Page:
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Center for Thoracic Oncology


Endoscopic Mucosal Resection (EMR)

The Center for Thoracic Oncology at Boston Medical Center is here to serve you and your family, to provide you with the most advanced and effective medical treatment in New England—as well as unmatched patient care. Our staff of compassionate diagnosticians, surgeons, physician assistants, nurse practitioners, and surgical nurses will work as a team to treat your esophageal cancer and lead you on the path to recovery in the most comfortable way possible. You will be treated in our state-of-the-art facilities using a multidisciplinary approach.


Endoscopic mucosal resection, or EMR, is one of the newer, more minimally invasive techniques we offer for our esophageal cancer patients who have small tumors that have not spread outside of the esophagus. It may also be beneficial for patients with Barrett's esophagus. In this simple procedure, we are able to locate, remove, and examine cancerous or precancerous lesions of the esophagus. The mucosa is the innermost lining of the esophagus, and it extends down into your gastrointestinal tract. Cancers in this tract often originate in the mucosa, thus making visualization and access to it essential for diagnosis and treatment.

How to Prepare

Before recommending EMR, your physician will meet with you, take a medical history, and perform a physical examination. He or she will review any imaging and order additional tests, if necessary. You may come in for a pre-admission visit to take care of these items and complete paperwork. Please bring a list of allergies and names and dosages of any medications, supplements, or herbs you take with you, and leave valuables at home. Your physician will advise you on any other specific instructions; it is important to follow them carefully. Please also arrange for a ride home following EMR.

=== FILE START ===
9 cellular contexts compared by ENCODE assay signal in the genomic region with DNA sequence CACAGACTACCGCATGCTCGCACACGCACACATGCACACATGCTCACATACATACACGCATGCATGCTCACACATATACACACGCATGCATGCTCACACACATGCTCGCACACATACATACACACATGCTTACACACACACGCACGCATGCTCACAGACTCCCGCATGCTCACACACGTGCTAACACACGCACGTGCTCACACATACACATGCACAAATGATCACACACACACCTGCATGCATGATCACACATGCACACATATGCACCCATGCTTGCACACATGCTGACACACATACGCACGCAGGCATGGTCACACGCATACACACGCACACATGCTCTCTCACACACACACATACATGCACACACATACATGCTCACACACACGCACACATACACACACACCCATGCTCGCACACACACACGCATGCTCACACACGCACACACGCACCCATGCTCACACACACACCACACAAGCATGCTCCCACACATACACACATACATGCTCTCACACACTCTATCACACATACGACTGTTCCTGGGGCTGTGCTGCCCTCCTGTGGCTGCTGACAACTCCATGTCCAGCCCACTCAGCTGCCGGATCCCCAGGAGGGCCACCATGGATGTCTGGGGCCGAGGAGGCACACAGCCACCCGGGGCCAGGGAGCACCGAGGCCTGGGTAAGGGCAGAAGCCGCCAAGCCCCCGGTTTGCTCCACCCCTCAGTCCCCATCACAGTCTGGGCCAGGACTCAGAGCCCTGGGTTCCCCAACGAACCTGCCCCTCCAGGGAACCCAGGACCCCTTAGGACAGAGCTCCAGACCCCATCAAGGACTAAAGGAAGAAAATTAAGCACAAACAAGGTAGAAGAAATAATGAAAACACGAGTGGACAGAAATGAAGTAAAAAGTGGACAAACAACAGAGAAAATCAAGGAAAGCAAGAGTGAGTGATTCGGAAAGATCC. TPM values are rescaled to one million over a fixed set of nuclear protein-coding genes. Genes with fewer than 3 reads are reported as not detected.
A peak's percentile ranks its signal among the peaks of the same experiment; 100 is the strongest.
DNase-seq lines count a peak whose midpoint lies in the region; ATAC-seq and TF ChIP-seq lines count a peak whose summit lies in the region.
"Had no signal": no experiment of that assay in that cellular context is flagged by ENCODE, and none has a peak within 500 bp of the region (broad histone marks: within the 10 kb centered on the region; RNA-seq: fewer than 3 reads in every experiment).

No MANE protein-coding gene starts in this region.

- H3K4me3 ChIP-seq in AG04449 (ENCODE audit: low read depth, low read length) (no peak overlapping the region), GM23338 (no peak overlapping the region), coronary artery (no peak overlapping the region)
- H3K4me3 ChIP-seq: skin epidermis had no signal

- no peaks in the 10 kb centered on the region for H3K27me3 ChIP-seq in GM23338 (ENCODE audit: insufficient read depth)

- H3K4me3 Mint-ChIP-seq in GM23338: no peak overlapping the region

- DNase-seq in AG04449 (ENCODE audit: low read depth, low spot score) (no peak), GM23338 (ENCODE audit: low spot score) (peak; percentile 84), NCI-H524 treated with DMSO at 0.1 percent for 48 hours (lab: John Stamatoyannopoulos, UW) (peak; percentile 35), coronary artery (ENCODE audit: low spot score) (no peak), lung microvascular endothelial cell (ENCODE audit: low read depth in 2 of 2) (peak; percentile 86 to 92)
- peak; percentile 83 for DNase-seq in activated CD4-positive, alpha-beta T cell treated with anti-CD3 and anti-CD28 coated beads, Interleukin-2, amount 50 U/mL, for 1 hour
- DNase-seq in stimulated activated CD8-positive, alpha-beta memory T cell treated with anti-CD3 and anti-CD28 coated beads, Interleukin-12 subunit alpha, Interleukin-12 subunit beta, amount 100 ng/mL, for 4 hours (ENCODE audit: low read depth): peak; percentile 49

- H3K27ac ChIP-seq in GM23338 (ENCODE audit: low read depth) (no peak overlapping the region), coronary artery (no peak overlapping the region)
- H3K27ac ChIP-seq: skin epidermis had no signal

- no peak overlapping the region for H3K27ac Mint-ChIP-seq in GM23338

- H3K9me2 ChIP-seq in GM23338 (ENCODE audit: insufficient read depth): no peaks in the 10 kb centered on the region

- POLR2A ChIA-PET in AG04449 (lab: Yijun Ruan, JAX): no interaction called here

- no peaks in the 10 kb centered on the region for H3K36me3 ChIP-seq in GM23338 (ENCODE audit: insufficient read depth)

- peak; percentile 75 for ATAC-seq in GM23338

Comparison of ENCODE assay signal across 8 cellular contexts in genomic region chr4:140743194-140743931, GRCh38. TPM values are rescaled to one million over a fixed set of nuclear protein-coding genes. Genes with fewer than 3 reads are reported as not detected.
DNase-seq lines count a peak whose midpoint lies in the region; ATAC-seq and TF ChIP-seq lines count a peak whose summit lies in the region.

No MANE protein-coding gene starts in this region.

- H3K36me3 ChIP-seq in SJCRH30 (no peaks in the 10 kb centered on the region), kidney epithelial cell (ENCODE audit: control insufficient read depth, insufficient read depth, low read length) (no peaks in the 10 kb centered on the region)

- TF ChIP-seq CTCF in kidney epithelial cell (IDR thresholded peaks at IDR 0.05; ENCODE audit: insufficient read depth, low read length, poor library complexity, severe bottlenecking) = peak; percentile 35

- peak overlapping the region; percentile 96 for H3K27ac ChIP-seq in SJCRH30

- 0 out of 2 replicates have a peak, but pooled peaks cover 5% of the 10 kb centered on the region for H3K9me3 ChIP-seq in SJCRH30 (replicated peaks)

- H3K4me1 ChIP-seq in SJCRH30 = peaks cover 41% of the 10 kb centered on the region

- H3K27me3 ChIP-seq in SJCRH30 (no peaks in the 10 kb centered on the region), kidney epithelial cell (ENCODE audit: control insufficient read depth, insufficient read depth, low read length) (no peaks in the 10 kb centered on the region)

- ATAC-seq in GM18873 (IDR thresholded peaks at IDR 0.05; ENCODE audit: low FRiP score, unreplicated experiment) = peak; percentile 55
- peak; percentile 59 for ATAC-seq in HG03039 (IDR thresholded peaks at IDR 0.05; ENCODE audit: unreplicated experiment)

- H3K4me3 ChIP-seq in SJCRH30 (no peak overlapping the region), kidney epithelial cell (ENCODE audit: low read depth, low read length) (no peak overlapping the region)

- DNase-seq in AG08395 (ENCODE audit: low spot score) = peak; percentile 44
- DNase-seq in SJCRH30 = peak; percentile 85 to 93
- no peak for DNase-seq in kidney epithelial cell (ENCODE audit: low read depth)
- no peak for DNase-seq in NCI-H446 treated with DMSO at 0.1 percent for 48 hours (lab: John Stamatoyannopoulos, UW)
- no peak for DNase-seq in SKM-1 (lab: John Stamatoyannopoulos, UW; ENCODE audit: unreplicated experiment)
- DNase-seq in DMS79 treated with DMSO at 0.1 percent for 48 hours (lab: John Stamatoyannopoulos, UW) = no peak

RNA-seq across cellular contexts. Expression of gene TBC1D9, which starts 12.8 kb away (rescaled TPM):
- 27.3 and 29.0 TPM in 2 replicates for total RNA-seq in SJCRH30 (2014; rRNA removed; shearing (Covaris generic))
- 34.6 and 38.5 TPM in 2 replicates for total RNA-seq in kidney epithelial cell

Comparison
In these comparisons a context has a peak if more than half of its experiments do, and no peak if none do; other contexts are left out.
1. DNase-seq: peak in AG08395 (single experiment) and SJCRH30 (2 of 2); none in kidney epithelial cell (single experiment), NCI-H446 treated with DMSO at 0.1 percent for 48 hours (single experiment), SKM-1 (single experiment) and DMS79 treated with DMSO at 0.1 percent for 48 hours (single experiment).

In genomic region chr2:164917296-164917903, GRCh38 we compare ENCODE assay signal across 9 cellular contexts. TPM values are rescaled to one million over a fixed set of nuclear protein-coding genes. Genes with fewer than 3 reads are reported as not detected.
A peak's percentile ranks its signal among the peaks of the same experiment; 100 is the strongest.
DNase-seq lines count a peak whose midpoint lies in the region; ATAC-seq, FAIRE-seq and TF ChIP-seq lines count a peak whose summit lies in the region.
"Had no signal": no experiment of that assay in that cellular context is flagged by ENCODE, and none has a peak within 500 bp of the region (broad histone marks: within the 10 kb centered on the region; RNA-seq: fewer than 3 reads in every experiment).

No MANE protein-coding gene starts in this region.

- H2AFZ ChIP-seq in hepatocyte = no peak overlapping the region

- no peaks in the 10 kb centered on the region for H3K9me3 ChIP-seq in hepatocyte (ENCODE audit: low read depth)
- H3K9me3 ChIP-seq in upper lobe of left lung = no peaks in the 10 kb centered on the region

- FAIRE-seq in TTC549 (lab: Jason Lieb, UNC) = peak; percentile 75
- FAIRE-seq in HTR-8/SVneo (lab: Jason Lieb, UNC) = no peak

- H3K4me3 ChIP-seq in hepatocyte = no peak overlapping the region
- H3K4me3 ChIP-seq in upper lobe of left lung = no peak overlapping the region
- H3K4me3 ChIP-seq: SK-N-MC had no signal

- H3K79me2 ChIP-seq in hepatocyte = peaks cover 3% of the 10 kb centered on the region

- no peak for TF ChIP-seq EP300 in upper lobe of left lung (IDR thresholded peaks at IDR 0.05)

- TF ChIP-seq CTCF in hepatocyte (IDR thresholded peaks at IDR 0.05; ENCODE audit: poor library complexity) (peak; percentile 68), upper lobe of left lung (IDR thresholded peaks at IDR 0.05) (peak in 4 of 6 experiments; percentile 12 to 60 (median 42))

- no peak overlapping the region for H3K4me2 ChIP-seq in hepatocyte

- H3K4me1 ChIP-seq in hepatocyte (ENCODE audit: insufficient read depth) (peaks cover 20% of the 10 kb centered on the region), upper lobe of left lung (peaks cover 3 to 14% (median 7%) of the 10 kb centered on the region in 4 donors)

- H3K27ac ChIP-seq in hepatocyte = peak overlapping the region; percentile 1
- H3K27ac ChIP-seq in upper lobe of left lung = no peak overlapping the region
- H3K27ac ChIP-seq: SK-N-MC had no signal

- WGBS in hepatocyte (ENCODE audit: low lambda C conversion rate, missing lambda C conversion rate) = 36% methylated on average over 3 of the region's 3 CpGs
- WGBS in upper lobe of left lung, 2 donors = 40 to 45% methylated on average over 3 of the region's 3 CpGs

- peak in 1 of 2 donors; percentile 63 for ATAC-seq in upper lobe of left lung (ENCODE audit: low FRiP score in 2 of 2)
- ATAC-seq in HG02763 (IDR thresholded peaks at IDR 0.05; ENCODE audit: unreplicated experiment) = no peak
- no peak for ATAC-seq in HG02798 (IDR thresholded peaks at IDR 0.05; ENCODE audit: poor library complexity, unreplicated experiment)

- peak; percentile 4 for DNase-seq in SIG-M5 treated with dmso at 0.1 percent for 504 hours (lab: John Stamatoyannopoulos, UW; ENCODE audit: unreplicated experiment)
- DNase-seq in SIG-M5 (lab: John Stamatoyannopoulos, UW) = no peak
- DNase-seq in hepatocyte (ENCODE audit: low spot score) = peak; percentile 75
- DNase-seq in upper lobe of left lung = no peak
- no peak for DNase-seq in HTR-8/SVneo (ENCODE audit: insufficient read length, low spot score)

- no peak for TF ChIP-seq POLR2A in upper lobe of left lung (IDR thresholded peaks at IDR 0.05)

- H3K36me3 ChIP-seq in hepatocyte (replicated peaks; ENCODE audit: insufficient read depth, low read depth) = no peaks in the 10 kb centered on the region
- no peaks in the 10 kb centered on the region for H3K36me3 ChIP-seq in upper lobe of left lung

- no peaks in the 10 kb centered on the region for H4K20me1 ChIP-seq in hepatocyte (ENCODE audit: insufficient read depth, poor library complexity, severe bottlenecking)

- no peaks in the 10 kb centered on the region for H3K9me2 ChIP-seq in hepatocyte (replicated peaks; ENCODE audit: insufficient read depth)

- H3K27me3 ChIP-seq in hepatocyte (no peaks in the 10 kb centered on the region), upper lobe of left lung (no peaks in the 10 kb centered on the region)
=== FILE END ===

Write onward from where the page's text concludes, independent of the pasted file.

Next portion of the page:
What to Expect

Due to its minimally invasive nature, EMR is generally an outpatient procedure. Unlike traditional surgery, a hospital stay is usually not required, and you can resume normal activities soon after.

Once your throat area is numbed, a needle is inserted and the tumor is injected with a solution to decrease bleeding as well as to create a protective blister so that removal does not damage the rest of your esophagus. Then your physician will insert an endoscope, a small, flexible, lighted tube, with a cap and a small wire loop at the end. The tumor will be lifted and cut from the mucosa and sucked into the cap as high-frequency electrical energy is applied. The tissue can be analyzed in the laboratory, and EMR may be repeated if all of the affected tissue is not removed the first time. EMR combined with another treatment method, such as photodynamic therapy, is a common strategy for early-stage esophageal cancer.


After your procedure, you will rest in the recovery room for a few hours. We recommend avoiding strenuous activity for a few days after EMR. You will have a follow-up appointment in the coming weeks. Call us if you notice any redness, swelling, or pain, or have any concerns.

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Boston Medical Center
Center for Thoracic Oncology
Moakley Building
830 Harrison Avenue, 3rd Floor
Boston, MA 02118

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